Cody's Books in Berkeley
I am visiting the most famous center of late 60's student activism in the United States, maybe in the world, the University of California at Berkeley. Thirty years after those tumultuous times of Free Speech, anti-war, and civil rights demonstrations, the legend continues to attract students and other youths who continue the tradition. More significantly, Berkeley houses scores of old radicals, beatniks, and artists, who appreciate the liberal political atmosphere, non-stop cultural events, excellent dining, wide streets lined with gorgeously senior trees and houses, ecstasy-producing views of hills and the bay, and the comraderie of one another.
Cody's Books is at the corner of Haste
and Telegraph Avenue, in the heart of Berkeley's student
It is a vast, serious bookstore, serving a voraciously intellectual community since the 1960's.
These wonderful women, Alicia and Penny, set up and coordinated the booksigning.
Appropriately, Cody's makes audio tapes of its author lectures for the University. The walls of the upstairs lounge where these lecture take place are lined with black and white photographs of famous authors at the lecturn, the same lecturn I spurned in favor of a folding chair from which I could play my guitar, gesticulate wildly, and take pictures of my audience.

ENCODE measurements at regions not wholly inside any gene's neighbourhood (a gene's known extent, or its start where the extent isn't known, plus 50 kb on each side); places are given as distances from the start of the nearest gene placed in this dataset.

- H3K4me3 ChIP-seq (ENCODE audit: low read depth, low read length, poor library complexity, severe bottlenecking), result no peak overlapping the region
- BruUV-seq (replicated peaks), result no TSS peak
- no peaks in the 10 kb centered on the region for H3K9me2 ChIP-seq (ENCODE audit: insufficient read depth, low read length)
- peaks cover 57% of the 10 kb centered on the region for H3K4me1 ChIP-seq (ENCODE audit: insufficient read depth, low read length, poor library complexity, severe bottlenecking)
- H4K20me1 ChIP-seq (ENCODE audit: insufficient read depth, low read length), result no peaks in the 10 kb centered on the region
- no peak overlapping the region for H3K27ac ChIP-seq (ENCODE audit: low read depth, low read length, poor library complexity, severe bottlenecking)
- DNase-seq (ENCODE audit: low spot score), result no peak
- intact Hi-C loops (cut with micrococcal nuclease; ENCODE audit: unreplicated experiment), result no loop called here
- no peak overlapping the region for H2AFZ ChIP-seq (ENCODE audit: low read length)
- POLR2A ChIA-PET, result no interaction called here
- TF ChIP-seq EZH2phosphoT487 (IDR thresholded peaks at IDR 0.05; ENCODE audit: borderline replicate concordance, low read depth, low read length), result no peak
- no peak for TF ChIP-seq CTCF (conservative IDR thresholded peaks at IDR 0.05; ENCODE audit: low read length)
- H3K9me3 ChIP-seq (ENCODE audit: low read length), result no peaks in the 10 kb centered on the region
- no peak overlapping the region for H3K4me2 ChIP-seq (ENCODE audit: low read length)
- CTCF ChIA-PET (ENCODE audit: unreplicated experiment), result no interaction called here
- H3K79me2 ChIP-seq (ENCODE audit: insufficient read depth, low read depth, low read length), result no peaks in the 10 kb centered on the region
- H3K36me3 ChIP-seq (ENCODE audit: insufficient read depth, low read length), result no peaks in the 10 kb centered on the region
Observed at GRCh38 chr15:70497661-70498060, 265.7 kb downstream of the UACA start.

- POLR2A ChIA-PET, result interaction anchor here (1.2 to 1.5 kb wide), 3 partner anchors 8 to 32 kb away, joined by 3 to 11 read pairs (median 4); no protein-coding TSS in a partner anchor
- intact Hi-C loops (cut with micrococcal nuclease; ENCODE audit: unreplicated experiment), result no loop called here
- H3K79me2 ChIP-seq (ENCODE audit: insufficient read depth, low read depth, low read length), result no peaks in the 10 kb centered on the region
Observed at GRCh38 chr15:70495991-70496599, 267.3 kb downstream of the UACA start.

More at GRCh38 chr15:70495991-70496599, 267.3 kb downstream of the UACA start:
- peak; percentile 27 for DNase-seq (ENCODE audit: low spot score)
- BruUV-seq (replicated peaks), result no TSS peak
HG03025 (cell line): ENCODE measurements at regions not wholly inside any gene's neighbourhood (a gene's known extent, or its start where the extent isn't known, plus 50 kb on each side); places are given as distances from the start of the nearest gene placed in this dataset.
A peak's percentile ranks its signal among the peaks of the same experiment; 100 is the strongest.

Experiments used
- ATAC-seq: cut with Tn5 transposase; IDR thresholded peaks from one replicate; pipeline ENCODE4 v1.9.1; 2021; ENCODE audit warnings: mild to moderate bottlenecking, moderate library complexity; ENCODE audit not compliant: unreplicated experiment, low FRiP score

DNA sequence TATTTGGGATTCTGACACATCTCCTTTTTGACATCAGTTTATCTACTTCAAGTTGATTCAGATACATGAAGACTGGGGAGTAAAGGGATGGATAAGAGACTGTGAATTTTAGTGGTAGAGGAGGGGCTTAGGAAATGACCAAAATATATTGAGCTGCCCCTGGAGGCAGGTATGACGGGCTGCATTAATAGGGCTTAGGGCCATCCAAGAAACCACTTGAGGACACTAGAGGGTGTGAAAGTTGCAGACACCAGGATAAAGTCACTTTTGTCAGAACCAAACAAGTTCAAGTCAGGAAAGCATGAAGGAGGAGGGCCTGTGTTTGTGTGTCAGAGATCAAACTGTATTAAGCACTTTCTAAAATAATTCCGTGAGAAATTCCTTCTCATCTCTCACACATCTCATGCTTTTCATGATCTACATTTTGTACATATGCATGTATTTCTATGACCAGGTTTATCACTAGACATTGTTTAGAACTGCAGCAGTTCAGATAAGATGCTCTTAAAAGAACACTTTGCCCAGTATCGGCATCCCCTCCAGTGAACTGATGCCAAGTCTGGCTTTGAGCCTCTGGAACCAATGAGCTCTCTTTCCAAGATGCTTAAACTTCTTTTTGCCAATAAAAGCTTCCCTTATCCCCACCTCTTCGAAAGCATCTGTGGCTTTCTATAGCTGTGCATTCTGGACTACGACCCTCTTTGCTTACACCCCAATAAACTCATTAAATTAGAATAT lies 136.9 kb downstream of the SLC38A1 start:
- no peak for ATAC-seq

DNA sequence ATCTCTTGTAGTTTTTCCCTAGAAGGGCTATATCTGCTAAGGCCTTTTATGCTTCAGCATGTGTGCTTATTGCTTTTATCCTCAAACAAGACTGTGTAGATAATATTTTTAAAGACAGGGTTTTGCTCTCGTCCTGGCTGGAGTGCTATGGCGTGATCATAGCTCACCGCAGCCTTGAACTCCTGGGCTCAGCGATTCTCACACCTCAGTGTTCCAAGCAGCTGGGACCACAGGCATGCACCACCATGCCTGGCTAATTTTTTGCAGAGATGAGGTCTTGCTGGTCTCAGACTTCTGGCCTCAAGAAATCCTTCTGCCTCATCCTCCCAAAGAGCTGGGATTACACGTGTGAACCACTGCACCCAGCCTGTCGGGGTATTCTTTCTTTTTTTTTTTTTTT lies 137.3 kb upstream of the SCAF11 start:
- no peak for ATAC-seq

Alas, many of my audience disappeared
when I tried to organize a group shot.
After the booksigning, I repaired to the wonderful old home of Melanie Mathias, where my Wheeler Ranch great girl friend, artist Sally French, was visiting from Kau'ai. We feasted on Melanie's famous chicken teriyaki and the biggest, freshest asparagus in history, courtesy of Sally's family ranch in Stockton. Melanie decorated her kitchen with Sally's whimsical paintings, and I got Sally to pose with paintings and aparagus. Alas, my flash erased one of her framed pieces!
Those are Sally's dancing cats on the cupboard doors.
Melanie, permanently disabled from a back injury four years ago, turned her ill fortune into a blessing by using the modest settlement to buy a dilapedated turn-of- the-century home with an enormous wooded back yard and, from her wheelchair, clearing out the debris and remaking it into a wonderfully eccentric and comfortable nest. Now she's carrying a full course load at school, too. I met her roomies--one a high school creative writing teacher whose publication of students works, titled Shine, really does shine. (First essay: "What I Hate About Teachers"). Sally wangled one out of him to take home. The other I met only briefly and seemed to be a student at the University, of the neo-hippie Gen Y stripe. Cool.
We shared an altogether superb evening, blessed with much laughter, memories, and mutual appreciations.